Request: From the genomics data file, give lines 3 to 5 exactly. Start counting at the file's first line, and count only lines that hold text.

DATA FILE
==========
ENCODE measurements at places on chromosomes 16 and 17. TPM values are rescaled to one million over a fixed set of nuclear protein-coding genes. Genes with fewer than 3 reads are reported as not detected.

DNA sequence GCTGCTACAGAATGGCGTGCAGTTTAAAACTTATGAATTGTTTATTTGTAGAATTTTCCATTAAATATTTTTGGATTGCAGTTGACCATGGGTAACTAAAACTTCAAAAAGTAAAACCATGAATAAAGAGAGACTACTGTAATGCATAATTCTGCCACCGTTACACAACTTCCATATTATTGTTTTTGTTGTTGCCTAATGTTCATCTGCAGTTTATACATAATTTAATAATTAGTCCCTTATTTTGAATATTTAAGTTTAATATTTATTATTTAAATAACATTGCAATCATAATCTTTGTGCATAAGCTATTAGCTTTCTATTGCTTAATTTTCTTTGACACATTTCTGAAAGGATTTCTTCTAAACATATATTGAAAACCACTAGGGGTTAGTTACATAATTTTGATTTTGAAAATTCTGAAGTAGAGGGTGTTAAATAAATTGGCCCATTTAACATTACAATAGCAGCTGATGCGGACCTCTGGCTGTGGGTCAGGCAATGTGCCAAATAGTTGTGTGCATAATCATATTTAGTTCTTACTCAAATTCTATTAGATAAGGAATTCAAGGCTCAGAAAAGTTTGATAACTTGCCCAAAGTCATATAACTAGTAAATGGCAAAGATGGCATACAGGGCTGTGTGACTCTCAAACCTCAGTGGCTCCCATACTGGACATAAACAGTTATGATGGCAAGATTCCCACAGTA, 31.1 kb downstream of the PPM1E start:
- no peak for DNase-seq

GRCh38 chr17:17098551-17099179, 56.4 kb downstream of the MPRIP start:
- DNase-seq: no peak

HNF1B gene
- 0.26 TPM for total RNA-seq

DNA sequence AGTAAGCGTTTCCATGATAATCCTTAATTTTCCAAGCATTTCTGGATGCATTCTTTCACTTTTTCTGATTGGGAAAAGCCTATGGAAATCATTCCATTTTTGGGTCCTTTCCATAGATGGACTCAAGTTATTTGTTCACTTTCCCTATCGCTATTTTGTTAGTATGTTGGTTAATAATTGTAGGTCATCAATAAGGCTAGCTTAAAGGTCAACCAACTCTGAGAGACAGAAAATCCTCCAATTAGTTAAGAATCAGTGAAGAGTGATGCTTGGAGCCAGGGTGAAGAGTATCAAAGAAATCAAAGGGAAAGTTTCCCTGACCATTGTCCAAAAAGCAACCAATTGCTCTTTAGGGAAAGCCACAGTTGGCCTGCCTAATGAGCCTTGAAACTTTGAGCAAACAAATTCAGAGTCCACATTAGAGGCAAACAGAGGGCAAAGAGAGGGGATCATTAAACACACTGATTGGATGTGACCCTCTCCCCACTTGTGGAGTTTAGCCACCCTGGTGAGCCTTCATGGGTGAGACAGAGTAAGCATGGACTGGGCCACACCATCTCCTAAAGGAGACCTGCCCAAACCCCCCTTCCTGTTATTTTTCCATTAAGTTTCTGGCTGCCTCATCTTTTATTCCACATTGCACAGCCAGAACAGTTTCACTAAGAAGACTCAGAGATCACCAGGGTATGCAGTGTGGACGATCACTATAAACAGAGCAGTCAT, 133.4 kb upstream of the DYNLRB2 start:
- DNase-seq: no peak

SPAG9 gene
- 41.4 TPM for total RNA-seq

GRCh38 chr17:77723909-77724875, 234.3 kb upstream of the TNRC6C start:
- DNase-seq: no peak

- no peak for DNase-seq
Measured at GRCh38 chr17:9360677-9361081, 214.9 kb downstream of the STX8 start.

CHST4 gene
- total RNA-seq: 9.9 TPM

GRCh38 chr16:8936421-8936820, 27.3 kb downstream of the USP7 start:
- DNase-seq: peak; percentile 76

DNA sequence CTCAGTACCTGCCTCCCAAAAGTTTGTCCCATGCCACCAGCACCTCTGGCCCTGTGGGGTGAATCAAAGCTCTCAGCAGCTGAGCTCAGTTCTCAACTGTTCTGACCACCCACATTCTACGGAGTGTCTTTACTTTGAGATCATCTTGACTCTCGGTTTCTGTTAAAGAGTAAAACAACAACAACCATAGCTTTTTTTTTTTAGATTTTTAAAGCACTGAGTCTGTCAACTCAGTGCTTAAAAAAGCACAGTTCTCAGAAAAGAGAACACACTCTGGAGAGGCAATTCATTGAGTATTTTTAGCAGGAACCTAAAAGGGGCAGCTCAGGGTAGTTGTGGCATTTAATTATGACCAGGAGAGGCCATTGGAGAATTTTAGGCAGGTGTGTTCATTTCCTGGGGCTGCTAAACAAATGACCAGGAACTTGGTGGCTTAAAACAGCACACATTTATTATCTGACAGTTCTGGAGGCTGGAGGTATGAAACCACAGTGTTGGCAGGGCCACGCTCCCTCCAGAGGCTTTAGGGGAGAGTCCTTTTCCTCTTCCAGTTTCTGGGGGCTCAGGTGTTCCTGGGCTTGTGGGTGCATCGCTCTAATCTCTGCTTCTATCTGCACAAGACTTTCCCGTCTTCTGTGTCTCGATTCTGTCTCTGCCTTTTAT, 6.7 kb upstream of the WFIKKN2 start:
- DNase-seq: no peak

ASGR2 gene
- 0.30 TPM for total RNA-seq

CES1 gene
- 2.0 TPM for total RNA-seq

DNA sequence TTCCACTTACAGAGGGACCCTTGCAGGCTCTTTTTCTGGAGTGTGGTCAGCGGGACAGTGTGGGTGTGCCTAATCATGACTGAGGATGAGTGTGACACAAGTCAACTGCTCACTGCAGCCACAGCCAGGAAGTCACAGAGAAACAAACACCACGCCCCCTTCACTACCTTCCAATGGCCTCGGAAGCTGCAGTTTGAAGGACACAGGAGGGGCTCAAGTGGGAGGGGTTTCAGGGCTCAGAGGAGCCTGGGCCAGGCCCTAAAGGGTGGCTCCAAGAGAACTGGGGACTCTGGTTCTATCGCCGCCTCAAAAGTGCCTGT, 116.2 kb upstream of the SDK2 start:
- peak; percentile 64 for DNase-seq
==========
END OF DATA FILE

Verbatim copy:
- no peak for DNase-seq

GRCh38 chr17:17098551-17099179, 56.4 kb downstream of the MPRIP start:
- DNase-seq: no peak